Occasionally, married individuals will choose to go their separate ways but remain married. This condition is known as separation. For many, the confusing part of separation is understanding that separation comes in four different forms. These four different types of separation are identified by their legality, orders and living arrangements. In all but one of these four types, support orders such as child support and alimony are not ordered by the family court. However, legal separation does allow for these types of payments.
Many times, when a couple is considering divorce, they will engage in what is known as a trial separation. This time spent apart is not legally ordered and does not carry any legal consequences. Trial separation should not be confused with living apart. Trial separation periods can take place while a married couple is still living under the same roof. Living apart is just that, a married couple living in two separate residences. Some states consider the condition of living apart as a portion of pre-divorce. The assets and debts incurred during this period may impact property division if the couple chooses to divorce.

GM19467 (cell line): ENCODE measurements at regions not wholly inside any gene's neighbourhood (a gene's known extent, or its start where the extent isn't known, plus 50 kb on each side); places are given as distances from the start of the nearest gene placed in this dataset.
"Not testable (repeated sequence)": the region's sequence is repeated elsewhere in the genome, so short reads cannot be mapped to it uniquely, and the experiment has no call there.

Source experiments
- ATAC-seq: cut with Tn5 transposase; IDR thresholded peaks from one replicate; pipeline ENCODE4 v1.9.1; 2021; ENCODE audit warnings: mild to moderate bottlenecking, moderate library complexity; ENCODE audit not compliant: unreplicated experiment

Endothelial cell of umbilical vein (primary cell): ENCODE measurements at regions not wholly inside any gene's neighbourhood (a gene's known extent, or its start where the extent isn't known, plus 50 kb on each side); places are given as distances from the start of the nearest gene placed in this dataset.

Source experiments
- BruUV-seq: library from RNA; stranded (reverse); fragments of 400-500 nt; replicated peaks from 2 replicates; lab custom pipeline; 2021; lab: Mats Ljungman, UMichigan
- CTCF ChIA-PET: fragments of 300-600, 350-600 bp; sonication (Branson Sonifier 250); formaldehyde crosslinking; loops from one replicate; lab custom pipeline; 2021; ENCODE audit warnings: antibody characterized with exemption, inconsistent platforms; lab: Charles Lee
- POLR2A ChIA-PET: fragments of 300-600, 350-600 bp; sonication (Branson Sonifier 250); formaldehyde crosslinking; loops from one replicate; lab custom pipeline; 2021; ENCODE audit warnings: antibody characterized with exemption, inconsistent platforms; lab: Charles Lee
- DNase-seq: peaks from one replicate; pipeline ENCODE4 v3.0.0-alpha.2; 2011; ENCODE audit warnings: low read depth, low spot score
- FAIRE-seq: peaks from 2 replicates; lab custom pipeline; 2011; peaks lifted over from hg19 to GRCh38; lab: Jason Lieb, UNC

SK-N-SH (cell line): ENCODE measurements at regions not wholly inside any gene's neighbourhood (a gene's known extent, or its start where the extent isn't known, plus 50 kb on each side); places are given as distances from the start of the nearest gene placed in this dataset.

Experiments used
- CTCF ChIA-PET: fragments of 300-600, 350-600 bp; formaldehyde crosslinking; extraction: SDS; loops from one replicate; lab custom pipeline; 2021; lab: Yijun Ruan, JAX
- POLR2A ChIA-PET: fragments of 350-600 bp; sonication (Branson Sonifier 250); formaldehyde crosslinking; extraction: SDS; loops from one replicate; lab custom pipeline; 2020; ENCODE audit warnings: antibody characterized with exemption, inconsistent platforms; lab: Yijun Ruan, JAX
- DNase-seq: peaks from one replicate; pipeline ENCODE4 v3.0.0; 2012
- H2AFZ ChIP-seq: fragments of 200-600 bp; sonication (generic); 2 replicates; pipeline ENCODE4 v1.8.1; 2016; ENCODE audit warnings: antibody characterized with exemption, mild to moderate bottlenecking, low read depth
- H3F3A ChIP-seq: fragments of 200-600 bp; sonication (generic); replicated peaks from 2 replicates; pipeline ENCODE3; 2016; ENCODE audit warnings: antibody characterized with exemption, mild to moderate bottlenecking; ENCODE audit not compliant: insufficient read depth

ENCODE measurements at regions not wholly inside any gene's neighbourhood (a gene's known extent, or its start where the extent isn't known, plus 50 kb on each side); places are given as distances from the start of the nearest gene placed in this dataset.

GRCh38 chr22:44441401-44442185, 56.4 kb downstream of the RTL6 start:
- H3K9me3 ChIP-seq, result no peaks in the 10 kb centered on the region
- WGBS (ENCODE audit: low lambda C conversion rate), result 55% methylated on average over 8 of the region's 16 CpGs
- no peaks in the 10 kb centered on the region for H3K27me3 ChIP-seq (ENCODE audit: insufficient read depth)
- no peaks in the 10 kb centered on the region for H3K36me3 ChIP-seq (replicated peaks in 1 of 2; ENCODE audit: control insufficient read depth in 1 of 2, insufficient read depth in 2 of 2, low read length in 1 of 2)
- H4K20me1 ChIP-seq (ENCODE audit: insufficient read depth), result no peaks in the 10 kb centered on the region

While not common, some married couples may choose to live separate lives but remain married. This condition is known as permanent separation. Although permanent separation is not a legally binding agreement on property division, child support or alimony, the living arrangements and property division maintained during this separation may be used as grounds for determining those elements if either spouse seeks a legal separation.
Legal separation is similar to permanent separation as both spouses choose to live entirely separate lives but not get a divorce. The main difference between these two types of separation is that a legal separation provides a court ordered outline for the distribution of property, child support payments, and alimony. Even though spouses may choose to remain married, receiving a legal separation provides them with a court ordered arrangement.
Although there are four types of separation, only a legal separation can be used to receive orders for alimony. Individuals interested in receiving alimony or child support during their separation may benefit by speaking to a divorce attorney.